Tag Archives: 37signals

User Determined Computing

I’m not sure it’s a new phenomenon, but Accenture reckons it is: employees are more tech savvy than the companies they work for and are demanding their workplace catches up.

A new study by Accenture to be released next week (no link available yet; based on a PR pitch that mentions no embargo) will say that until recently all the most advancted networks and communication devices were at the office. Now they’re at home. The company calls it “user-determined computing”:

Today, home technology has outpaced enterprise technology, leaving employees frustrated by the inadequacy of the technology they use at work.  As a result, employees are demanding more because of their ever-increasing familiarity and comfort level with technology. It’s an emerging phenomenon Accenture has called “user-determined computing.”

The global study of more than 300 Chief Information Officers (CIOs) will argue that “executive and technology leaders are undertaking superficial improvements in their information technology systems rather than making fundamental changes to meet the growing demands of users.” The research will show that the high performing companies are those that are deploying the new technologies.

So far so good (and until we see the report that’s all we’ve got for detail.) I’d argue that this disconnect has existed for years and only been exacerbated by the rise of Web 2.0. But I’m a little less sure of Accenture’s argument when it says that it has launched an internal initiative of its own — what it’s rather lamely calling “Collaboration 2.0”, which involves

rolling out enhanced search capabilities, high-definition and desktop video conferencing solutions, unified messaging, and people pages (similar to personal pages on social networking sites).

A good enough start, I guess, but hardly an office revolution. And I think the term “user-determined” is misleading; it sounds as if users actually have a say in what computers, communications and software they use. Even Accenture’s own Collaboration 2.0 doesn’t sound as if that’s the case. “User-influenced”, maybe.

What do I think? I believe that most companies’ internal software systems need a major more radical overhaul — of five media companies I have had dealings with recently, one still uses the same editing software it had in place more than 10 years ago, another uses a system that has no major changes to its interface since the early 1990s, and another uses DOS WordStar.

I believe that companies need to be more flexible about how/where/when their workers work. The when and where is being addressed with telecommuting and flexible hours. But I also think that workers should be free to use everything that Web 2.0 has to offer — collaboration tools like stuff from 37Signals, Google Apps, Skype, their own hardware, whatever it takes. I know there are security and legal issues involved, but, let’s face it, what worker doesn’t use their own instant messaging program, log into Gmail on their office computer and other “illegal” moves inside the enterprise?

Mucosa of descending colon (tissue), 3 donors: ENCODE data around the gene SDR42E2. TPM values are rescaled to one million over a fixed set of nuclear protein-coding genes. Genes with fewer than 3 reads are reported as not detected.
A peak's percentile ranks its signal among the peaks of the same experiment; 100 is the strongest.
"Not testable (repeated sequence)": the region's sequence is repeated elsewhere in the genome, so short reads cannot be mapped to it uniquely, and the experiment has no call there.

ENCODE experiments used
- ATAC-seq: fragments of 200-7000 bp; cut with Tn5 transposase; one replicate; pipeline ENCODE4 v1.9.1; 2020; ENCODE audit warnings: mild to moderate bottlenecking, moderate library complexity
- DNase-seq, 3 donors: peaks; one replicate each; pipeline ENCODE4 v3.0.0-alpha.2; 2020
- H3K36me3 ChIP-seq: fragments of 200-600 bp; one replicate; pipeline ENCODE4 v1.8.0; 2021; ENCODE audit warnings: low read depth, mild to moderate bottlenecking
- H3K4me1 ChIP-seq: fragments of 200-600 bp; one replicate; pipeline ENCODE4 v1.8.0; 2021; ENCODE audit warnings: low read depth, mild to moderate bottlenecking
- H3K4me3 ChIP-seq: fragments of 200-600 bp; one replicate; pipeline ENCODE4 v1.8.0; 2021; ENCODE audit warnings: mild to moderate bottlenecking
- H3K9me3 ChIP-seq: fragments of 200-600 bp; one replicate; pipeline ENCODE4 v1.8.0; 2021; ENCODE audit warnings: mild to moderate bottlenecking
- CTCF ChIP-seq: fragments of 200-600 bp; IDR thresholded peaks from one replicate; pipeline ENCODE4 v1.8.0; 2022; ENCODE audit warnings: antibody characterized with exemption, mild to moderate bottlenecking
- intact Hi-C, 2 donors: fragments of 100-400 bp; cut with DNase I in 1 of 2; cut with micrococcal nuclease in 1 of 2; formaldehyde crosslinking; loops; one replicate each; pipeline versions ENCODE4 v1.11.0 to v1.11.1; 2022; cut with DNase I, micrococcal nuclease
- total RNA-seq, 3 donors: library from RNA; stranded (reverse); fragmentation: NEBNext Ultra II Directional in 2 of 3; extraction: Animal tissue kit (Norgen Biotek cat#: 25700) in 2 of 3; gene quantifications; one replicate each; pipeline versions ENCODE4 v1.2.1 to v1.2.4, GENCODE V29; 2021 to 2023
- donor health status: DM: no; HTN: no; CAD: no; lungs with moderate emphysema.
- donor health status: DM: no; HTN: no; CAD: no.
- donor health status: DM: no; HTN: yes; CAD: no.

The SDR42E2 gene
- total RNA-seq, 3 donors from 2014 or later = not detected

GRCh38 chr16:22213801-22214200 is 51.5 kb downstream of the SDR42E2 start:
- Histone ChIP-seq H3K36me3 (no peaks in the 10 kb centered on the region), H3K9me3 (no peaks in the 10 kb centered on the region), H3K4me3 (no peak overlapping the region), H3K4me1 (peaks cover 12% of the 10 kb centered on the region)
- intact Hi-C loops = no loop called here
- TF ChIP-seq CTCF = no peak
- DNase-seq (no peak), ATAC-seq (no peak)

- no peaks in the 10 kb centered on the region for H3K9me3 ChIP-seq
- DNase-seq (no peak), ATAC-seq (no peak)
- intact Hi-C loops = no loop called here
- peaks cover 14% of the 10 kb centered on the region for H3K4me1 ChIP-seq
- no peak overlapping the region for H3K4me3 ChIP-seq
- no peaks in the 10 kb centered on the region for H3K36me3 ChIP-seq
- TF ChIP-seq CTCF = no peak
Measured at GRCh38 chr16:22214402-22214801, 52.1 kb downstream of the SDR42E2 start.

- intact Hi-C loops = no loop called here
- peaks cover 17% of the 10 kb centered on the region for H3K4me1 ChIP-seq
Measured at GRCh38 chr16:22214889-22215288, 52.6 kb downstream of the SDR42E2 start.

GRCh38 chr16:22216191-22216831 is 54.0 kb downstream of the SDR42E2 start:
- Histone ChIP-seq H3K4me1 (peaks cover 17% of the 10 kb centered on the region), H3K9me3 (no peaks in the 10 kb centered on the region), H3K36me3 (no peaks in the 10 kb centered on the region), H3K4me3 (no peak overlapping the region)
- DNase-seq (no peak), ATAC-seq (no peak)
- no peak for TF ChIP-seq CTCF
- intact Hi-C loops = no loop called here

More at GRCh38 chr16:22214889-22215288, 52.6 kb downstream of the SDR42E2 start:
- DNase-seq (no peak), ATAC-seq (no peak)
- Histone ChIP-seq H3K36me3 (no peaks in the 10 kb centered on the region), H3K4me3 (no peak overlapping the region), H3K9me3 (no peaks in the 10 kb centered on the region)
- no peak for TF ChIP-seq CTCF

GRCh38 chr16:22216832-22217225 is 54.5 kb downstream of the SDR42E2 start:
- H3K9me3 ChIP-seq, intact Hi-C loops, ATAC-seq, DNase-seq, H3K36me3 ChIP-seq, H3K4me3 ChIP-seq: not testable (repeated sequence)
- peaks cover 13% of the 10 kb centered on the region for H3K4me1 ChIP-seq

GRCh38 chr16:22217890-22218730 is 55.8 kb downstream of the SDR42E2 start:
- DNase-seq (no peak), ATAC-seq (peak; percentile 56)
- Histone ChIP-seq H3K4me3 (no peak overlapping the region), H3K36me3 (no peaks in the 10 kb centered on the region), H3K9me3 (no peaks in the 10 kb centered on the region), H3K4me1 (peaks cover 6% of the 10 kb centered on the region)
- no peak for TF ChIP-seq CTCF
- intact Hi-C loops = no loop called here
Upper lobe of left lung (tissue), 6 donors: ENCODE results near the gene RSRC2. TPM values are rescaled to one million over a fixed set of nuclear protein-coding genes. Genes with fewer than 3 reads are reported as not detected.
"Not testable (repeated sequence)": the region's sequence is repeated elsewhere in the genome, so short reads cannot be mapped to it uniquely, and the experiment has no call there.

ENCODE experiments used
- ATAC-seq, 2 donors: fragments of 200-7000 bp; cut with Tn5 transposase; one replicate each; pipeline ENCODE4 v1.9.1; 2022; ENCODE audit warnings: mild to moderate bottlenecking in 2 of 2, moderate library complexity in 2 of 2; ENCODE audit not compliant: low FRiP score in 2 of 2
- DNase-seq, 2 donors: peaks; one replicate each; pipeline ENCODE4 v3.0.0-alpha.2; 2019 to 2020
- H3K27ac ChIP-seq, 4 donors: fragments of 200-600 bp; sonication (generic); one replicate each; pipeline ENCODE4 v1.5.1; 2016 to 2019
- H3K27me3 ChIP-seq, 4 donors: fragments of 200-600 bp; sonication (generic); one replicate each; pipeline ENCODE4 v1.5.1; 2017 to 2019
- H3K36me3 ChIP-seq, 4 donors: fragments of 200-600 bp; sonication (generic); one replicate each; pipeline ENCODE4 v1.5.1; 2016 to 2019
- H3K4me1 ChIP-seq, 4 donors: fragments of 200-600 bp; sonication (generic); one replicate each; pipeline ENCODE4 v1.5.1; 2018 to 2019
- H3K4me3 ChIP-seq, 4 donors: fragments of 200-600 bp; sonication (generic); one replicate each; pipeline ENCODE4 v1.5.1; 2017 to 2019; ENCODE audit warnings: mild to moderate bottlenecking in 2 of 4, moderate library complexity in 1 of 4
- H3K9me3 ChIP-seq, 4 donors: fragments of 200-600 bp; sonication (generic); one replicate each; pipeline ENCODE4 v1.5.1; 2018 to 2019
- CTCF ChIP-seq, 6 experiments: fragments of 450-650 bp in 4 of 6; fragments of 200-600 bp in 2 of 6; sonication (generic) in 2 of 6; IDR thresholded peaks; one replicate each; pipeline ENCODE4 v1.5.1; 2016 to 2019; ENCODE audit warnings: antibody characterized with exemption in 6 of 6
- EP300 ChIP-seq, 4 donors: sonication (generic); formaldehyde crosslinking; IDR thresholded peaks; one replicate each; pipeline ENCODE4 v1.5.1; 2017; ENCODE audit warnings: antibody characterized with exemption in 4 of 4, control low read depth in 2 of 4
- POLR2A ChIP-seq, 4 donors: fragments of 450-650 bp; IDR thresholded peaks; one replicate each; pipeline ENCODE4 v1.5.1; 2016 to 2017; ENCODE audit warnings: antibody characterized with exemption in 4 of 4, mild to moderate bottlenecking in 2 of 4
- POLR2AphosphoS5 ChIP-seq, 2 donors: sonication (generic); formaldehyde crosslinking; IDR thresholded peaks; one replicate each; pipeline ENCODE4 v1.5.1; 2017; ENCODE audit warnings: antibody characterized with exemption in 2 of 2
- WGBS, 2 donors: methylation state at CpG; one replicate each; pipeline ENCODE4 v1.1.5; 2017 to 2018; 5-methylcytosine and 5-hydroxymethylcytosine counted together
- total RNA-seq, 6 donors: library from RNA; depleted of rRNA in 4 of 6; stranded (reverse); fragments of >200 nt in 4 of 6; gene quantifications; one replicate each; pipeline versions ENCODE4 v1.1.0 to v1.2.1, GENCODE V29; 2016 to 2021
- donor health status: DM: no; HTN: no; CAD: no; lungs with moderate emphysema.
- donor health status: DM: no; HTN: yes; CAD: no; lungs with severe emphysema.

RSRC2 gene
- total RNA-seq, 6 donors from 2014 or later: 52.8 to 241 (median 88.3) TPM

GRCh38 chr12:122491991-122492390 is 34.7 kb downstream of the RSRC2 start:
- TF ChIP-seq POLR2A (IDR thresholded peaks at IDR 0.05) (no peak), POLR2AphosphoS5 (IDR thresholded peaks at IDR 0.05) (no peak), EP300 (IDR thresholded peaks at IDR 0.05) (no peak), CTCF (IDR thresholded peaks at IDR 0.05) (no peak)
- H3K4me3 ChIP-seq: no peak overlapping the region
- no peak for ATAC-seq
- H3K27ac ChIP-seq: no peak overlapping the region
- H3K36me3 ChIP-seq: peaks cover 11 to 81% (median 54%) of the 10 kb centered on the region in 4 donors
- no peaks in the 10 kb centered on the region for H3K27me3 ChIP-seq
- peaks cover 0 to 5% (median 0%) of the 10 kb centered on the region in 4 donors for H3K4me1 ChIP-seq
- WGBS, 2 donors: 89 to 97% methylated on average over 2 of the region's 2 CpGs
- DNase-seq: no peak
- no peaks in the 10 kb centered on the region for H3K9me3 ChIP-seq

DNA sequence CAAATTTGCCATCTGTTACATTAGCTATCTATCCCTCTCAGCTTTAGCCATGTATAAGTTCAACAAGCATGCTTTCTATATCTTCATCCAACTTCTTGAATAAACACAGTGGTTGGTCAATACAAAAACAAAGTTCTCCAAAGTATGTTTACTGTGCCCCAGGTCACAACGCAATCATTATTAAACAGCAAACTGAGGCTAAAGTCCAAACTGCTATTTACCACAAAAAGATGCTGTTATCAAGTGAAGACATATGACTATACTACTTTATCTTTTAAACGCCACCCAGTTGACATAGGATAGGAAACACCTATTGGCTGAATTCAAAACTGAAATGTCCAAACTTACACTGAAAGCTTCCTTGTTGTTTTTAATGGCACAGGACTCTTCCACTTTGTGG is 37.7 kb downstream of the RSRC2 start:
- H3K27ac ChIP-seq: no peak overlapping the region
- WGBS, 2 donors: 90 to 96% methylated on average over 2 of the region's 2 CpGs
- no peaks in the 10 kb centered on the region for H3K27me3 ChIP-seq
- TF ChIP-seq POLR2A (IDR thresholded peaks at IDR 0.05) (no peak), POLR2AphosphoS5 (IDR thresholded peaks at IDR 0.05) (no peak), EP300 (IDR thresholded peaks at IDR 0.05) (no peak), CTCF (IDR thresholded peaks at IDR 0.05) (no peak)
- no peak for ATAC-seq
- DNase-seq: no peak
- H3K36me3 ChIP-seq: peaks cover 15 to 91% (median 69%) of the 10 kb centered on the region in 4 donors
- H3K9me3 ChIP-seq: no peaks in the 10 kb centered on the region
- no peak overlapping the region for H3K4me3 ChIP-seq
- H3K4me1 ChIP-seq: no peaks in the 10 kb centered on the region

It’s time to let the worker work as s/he wants. If Accenture has spotted anything, it’s probably that the most productive workers are independent workers — those who set up their own systems so they’re not dependent on and held back by their employer. If that’s true, then the logical conclusion is that those employees are probably not employees anymore, but have struck out on their own either as consultants, freelancers or hitched their wagons to smaller, leaner and more flexible startups.

PS I wasn’t hugely impressed with Accenture’s own website, which didn’t comply with the most basic standards of Web 2.0. For one thing, it’s Flash-based, with no options for a quicker loading, HTML version. And the Flash doesn’t load quickly:

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Secondly, a pop-up window greets you on your immediate arrival requesting your participation in a survey:

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Not a good start.

The Merits Of Online Publishing

Jason Fried of 37 Signals, the guys behind web applications like Basecamp and Tada List and Backpack , have published a book on how to build web apps. And they’ve proven a point — that publishing online can be the smart way to go. Jason tells me they’ve sold 4,000 downloadable digital copies of their new book Getting Real in the first week — at $19 a copy, or $49 for a site licence that allows users to make up to 10 copies for co-workers.

That’s $85,000 in pure profit, Jason says. Which I have to say is pretty good. I can’t imagine the same thing would happen, or does happen, for every tome. I asked Jason why he thought the numbers were so high. Here’s his response:

  • It’s easy. buy it now, get it now. you just download the PDF
  • we’ve been talking about our Getting Real process for a long time on our blog, and now people can get the whole thing in a $19 book
  • Lots of interest in how we work. How we’ve been able to build 5 products, write a book, and write Ruby on Rails in 2 years with only 7 people

Interesting. In other words, if a book really adds value to something that has already attracted a lot of interest, you have a ready audience. Even if you keep a blog, and tell everyone what you’re doing and how to do it, there will still be people interested enough to buy the book to read more. And $19 isn’t cheap: That’s a hardback book where I come from, but somehow online, being able to just grab it in PDF in a second, somehow makes the price seem reasonable. As Jason puts it: